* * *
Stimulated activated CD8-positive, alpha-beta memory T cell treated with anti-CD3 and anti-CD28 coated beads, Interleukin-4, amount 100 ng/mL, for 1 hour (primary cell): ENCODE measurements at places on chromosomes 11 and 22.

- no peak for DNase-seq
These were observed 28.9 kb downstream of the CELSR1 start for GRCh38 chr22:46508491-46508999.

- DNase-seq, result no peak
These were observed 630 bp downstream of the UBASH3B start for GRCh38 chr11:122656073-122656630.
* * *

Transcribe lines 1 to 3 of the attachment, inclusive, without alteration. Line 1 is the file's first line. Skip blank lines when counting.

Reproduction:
Stimulated activated CD8-positive, alpha-beta memory T cell treated with anti-CD3 and anti-CD28 coated beads, Interleukin-4, amount 100 ng/mL, for 1 hour (primary cell): ENCODE measurements at places on chromosomes 11 and 22.

- no peak for DNase-seq
These were observed 28.9 kb downstream of the CELSR1 start for GRCh38 chr22:46508491-46508999.